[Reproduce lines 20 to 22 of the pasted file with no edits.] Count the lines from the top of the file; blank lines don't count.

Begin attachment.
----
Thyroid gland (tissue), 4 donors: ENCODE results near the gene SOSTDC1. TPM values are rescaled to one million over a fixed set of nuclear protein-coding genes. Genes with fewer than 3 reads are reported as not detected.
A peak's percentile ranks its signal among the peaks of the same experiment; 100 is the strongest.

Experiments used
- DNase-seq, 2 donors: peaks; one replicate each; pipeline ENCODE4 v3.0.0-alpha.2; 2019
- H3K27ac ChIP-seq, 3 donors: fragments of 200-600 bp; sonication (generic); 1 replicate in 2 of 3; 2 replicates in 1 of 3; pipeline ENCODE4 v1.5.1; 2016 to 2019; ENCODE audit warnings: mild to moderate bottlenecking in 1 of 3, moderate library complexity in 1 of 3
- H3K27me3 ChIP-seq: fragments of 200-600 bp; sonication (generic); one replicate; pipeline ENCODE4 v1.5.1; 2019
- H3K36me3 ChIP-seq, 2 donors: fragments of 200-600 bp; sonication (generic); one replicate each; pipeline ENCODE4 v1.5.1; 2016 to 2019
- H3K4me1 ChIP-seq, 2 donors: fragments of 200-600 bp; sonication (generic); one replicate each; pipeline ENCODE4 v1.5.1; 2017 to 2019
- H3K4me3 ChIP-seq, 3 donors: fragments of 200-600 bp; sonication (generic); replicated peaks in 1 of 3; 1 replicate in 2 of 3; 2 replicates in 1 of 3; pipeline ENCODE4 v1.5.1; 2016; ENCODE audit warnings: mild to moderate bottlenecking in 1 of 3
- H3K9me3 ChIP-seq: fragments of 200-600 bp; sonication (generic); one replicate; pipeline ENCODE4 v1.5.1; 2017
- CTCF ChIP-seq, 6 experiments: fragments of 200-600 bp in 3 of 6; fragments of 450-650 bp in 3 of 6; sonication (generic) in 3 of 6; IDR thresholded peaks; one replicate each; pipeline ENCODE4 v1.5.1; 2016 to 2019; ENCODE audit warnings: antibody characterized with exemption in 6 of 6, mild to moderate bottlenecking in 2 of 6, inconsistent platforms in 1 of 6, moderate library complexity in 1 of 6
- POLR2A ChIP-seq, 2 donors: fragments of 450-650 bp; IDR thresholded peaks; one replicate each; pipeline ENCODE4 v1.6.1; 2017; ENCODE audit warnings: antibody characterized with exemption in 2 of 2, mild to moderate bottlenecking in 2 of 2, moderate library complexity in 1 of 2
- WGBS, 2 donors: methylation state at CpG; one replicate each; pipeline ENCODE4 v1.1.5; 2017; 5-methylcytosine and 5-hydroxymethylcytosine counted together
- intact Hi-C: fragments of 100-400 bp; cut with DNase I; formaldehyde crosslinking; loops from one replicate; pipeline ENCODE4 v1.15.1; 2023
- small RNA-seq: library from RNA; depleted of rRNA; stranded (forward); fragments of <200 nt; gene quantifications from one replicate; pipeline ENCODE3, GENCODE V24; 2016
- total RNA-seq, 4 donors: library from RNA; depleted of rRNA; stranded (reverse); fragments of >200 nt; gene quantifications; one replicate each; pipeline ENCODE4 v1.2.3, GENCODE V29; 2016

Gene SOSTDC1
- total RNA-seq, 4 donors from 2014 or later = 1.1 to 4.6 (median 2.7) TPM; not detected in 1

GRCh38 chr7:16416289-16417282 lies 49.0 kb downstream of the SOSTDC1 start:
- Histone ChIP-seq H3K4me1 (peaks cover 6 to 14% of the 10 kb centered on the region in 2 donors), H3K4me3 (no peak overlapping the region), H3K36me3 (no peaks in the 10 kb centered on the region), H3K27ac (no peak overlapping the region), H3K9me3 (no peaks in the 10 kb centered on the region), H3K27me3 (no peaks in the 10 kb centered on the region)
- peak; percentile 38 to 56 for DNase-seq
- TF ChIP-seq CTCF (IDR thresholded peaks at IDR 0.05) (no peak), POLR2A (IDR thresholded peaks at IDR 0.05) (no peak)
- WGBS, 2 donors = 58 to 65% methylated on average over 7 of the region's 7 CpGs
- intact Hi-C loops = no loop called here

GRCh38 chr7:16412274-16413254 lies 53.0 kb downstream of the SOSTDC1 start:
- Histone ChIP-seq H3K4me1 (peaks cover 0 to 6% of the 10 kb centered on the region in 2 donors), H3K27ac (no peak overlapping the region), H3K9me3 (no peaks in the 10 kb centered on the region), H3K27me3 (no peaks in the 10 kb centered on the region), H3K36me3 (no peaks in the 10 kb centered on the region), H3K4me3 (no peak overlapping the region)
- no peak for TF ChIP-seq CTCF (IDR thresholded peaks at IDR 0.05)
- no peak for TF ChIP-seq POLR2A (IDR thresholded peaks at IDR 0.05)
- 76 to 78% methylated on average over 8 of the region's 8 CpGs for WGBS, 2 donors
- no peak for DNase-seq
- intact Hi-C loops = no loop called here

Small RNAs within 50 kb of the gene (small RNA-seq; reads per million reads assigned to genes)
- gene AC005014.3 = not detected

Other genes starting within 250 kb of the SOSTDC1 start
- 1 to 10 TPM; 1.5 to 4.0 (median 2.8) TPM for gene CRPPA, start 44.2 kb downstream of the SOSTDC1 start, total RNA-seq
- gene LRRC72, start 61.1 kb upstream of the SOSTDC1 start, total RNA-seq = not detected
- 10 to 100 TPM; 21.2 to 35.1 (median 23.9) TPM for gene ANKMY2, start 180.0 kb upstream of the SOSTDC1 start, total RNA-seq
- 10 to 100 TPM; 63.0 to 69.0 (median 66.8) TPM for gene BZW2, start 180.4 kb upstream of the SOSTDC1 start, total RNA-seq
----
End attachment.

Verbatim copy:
- Histone ChIP-seq H3K4me1 (peaks cover 6 to 14% of the 10 kb centered on the region in 2 donors), H3K4me3 (no peak overlapping the region), H3K36me3 (no peaks in the 10 kb centered on the region), H3K27ac (no peak overlapping the region), H3K9me3 (no peaks in the 10 kb centered on the region), H3K27me3 (no peaks in the 10 kb centered on the region)
- peak; percentile 38 to 56 for DNase-seq
- TF ChIP-seq CTCF (IDR thresholded peaks at IDR 0.05) (no peak), POLR2A (IDR thresholded peaks at IDR 0.05) (no peak)